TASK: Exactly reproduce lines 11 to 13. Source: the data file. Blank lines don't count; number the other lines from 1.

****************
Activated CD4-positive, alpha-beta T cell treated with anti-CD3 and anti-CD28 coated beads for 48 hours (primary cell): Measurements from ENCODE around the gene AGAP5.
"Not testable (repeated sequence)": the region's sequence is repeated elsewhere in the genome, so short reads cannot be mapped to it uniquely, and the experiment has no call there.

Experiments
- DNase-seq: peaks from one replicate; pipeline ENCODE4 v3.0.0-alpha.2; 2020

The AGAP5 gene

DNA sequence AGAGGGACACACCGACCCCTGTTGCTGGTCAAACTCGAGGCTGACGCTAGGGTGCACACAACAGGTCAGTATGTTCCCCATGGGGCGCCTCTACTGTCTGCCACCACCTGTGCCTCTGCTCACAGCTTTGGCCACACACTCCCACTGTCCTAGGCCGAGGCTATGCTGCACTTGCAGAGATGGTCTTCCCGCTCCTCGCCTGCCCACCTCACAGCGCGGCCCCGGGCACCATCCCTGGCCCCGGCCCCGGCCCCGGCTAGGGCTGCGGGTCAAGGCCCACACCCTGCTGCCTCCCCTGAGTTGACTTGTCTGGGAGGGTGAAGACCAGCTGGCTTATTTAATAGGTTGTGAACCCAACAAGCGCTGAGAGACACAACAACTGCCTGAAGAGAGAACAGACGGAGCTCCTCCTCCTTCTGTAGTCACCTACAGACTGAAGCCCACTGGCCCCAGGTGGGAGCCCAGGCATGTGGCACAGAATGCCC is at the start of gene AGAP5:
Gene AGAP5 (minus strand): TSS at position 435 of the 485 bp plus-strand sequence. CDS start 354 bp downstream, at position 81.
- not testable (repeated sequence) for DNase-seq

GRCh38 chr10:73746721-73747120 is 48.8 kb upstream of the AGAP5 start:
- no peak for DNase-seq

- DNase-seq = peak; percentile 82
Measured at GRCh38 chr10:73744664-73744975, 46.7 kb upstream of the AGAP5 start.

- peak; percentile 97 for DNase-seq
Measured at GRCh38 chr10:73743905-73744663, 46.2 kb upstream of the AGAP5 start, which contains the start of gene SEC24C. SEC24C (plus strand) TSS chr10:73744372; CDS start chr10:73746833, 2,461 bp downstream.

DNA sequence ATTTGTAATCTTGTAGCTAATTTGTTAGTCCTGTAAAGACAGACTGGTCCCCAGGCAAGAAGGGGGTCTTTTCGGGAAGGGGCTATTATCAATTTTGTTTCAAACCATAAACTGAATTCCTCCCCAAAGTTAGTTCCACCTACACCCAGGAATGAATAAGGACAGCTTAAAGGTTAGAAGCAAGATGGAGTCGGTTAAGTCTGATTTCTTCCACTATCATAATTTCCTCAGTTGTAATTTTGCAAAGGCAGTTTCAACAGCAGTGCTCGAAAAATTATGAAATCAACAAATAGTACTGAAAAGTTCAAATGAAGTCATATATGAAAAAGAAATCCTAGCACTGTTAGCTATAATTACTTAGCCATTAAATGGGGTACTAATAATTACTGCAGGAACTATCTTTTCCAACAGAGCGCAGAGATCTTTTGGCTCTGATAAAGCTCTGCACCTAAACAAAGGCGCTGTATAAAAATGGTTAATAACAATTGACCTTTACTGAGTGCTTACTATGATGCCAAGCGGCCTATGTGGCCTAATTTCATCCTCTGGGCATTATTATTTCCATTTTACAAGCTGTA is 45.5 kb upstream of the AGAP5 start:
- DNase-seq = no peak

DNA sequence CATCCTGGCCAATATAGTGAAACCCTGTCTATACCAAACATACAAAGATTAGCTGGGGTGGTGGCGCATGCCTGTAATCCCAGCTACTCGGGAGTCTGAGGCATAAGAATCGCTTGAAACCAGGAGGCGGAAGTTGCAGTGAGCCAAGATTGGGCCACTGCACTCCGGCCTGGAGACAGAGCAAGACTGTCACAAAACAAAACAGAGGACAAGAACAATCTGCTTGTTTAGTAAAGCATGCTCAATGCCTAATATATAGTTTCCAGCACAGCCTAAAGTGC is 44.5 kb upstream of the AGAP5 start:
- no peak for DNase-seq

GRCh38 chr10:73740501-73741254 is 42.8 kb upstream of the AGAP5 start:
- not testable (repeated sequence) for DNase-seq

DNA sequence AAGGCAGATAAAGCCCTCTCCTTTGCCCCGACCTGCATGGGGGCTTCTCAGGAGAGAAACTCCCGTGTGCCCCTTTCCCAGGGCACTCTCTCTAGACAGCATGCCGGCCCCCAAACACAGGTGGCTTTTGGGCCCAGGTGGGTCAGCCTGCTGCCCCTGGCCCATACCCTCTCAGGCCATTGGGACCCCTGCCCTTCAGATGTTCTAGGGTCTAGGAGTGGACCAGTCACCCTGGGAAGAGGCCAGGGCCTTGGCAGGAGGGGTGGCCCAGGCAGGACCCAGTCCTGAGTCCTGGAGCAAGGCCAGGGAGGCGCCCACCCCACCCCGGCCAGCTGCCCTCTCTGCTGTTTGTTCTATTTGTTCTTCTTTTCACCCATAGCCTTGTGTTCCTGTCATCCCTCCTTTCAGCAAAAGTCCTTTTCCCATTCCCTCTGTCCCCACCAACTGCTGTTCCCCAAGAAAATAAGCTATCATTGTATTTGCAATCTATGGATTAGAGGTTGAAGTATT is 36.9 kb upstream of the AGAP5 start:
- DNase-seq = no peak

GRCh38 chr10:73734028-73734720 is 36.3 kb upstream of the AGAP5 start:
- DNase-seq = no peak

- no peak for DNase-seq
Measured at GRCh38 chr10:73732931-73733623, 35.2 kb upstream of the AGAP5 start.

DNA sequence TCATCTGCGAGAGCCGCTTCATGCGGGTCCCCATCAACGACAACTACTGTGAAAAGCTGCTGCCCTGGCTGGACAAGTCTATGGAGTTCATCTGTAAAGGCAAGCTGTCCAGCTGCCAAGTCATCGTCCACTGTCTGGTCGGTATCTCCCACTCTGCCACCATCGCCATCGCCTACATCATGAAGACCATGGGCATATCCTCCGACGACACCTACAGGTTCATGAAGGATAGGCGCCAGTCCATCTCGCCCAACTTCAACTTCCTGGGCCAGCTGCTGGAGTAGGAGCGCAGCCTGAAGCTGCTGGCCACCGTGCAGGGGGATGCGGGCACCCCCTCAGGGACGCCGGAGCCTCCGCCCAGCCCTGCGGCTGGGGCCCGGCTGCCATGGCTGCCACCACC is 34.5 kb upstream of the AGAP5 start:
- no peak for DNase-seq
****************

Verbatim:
- DNase-seq = peak; percentile 82
Measured at GRCh38 chr10:73744664-73744975, 46.7 kb upstream of the AGAP5 start.

- peak; percentile 97 for DNase-seq